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Lecture 3

Biology 1001A Lecture 3: Lecture 3- September 15, 2014

Course Code
BIOL 1001A
Tom Haffie

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September 15, 2014, 1
Lecture 3: Life on Earth
Origin of Species
-even more important than the idea of natural selection, Charles Darwin proposed the
idea of ‘Common Descent’
-this expressed that all things, if you went far enough back in evolutionary history,
shared a common ancestor ex. humans to fish, horses to cabbages
Similarities due to descent from a common ancestor
- Homolagies: traits shared by all forms of cellular
life on earth; shared because inherited from a
common ancestor
-Every organism has their genome in the form of
-Phospholipid bilayer is arranged in cells in
different organisms
-LUCA is the name given to the most recent
common ancestor to all species on Earth
How many species life on Earth and in the Ocean?
-unknown, we are constantly discovering new species at a rapid rate
-8.7 million species of eukaryotes including marine organisms(according to article)
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September 15, 2014, 2
-prokaryotes are not included because far more difficult to concentrate
-we have only named 1 million species on earth
-18000 new species have been discovered in the last calendar year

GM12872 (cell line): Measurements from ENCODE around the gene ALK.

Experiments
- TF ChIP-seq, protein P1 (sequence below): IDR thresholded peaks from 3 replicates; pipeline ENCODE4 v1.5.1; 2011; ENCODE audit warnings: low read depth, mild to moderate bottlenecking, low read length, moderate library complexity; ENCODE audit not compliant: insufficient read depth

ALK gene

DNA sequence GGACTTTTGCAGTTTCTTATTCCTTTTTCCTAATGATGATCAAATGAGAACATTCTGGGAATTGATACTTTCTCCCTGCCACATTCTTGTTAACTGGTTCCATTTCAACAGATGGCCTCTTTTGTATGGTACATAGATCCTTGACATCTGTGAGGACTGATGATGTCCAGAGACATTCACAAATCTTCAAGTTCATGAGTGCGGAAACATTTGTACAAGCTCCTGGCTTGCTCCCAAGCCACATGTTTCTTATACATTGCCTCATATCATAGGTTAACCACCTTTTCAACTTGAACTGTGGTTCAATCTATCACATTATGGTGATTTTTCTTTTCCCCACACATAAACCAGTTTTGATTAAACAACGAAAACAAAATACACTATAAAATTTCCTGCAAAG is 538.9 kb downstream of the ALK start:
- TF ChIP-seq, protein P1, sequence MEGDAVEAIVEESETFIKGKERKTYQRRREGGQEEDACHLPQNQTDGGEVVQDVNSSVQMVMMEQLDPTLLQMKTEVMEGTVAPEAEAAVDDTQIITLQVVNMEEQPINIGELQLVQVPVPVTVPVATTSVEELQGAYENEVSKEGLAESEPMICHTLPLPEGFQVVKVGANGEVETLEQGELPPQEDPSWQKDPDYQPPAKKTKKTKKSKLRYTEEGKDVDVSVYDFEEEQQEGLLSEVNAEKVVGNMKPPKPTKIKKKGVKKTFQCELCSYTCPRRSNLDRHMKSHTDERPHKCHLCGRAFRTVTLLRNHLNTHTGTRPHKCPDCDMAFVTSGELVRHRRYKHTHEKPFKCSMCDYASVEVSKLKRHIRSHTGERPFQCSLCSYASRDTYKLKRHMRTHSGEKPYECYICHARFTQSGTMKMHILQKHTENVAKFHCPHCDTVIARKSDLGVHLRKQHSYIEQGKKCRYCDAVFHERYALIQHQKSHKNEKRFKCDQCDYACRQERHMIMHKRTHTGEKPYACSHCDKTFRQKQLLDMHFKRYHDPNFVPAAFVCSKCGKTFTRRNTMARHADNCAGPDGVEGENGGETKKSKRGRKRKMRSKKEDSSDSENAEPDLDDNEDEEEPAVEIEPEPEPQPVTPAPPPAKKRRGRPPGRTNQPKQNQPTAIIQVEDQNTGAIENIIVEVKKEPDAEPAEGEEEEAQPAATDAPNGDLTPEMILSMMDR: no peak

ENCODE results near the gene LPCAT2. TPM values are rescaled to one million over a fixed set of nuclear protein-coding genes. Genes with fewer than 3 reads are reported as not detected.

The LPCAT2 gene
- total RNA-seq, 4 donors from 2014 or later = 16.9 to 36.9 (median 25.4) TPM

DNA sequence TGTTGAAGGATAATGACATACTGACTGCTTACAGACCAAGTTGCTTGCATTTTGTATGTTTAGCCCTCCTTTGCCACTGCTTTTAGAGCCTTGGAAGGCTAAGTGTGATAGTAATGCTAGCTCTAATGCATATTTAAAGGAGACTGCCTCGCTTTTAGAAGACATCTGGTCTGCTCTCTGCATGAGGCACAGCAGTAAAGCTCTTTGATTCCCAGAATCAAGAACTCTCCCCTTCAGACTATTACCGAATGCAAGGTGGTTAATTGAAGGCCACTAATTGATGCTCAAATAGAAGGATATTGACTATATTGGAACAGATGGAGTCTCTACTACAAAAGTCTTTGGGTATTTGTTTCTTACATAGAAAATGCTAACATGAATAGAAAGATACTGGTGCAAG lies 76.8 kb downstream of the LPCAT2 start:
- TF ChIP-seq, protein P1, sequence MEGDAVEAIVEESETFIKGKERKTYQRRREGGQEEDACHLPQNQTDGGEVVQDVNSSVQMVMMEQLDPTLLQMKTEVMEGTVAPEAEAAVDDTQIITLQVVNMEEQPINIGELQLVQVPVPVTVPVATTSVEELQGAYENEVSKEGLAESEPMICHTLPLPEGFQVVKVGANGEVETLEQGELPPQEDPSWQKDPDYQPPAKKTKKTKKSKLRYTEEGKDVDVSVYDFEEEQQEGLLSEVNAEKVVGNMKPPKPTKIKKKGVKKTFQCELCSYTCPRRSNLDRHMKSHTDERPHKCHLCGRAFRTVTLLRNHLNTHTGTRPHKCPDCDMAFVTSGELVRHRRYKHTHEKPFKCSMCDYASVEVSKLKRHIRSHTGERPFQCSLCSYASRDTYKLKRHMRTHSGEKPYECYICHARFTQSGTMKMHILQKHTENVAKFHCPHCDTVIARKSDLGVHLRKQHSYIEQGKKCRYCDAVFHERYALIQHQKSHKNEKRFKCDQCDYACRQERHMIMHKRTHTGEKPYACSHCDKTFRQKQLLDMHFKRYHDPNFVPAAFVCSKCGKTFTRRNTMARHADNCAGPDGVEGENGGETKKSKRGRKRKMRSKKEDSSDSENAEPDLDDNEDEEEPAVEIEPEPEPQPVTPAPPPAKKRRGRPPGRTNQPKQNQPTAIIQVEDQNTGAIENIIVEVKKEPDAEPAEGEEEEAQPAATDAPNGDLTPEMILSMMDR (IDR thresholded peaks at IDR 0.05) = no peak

How far would we go to find the most common ancestor to all humans?
-based on average life time, average offspring of each female, average time of birth, it has
been estimated 3000 years
Reverse tour of Evolutionary History
-Branching points on tree of life> rendezvous points
-At each point, meet other species and the groupss MRCA
“Rendezvous Zero” MRCA of all humans
How far back in time do you think we would have to go to find?
-comparing DNA sequences
-A paper estimated 3000
years( estimated, so great
Rendezvous #1: Chimps
and Bonobos
-each chimps and bonobos are
equally related to humans
If we are descendants of the chimp, why are there still chimps around?
We are not descendants of the chimp! We just share a common ancestor!
Rendezvous #2: Gorillas
-Along with Chimps, Bonobos and Gorillas, we are considered African Great Apes
Rendezvous #3: Orang-utans
-Although still apes, not considered African Great Apes
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